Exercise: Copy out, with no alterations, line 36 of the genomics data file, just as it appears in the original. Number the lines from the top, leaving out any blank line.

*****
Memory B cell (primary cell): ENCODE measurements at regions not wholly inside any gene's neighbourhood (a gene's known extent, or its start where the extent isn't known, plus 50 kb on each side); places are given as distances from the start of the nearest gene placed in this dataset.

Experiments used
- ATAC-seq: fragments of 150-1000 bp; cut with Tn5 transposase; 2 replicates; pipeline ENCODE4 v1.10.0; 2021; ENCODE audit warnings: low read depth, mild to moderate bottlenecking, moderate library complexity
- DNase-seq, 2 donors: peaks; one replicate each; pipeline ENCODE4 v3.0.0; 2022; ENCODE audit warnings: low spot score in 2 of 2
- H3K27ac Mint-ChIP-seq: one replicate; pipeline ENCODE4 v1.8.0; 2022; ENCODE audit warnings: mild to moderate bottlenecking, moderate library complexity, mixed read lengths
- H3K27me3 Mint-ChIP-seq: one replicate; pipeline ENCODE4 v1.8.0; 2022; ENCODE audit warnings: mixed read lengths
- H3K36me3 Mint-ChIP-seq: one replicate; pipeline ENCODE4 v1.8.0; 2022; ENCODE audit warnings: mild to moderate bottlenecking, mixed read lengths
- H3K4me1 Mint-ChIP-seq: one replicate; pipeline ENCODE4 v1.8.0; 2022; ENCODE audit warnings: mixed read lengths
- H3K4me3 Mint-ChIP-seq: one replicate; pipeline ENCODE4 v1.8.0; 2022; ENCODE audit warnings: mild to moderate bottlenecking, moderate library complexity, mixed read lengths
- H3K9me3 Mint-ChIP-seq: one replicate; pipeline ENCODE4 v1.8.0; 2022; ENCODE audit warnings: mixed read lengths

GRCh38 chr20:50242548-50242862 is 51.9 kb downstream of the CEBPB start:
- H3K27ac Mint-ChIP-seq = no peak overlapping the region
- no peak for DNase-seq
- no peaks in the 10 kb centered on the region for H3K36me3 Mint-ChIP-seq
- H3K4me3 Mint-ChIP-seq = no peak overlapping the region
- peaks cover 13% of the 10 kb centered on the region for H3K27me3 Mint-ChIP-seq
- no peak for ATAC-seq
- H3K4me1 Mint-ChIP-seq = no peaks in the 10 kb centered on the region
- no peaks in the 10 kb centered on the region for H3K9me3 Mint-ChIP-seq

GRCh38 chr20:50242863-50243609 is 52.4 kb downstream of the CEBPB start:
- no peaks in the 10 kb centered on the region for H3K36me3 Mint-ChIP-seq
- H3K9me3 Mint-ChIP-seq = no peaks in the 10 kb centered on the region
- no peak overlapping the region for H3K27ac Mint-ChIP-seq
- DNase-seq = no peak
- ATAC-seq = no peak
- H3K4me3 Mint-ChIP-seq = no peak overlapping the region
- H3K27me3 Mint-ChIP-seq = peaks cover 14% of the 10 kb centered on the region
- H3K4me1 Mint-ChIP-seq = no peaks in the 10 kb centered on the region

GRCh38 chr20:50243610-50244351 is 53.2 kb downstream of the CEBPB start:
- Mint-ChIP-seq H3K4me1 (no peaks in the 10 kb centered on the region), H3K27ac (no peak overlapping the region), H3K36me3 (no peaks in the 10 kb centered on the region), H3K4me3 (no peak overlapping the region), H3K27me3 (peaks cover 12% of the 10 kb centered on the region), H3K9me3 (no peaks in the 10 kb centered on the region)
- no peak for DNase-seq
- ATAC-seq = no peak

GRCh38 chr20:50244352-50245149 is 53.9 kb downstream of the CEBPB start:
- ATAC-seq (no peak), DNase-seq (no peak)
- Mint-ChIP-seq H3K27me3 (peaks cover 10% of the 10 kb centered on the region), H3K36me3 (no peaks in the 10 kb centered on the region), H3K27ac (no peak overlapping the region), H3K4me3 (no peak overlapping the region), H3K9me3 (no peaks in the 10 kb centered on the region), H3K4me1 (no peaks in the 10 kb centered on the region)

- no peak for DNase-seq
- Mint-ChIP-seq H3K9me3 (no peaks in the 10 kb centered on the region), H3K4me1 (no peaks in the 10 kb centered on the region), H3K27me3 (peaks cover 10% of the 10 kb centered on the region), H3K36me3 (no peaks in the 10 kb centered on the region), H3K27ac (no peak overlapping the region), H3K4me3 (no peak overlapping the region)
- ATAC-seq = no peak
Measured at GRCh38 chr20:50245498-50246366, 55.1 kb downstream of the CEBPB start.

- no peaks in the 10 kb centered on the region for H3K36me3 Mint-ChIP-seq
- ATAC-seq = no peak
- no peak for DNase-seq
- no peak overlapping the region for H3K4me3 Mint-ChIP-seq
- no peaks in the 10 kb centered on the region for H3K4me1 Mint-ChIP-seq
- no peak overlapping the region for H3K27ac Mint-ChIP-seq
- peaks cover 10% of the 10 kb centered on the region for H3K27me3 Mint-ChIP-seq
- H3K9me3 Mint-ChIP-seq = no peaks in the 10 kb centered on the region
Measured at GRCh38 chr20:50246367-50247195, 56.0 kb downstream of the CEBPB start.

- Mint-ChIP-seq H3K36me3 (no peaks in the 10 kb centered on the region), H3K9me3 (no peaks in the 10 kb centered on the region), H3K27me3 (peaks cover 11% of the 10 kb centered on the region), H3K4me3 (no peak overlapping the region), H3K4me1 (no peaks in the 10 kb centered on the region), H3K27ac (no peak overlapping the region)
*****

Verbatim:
- no peak for DNase-seq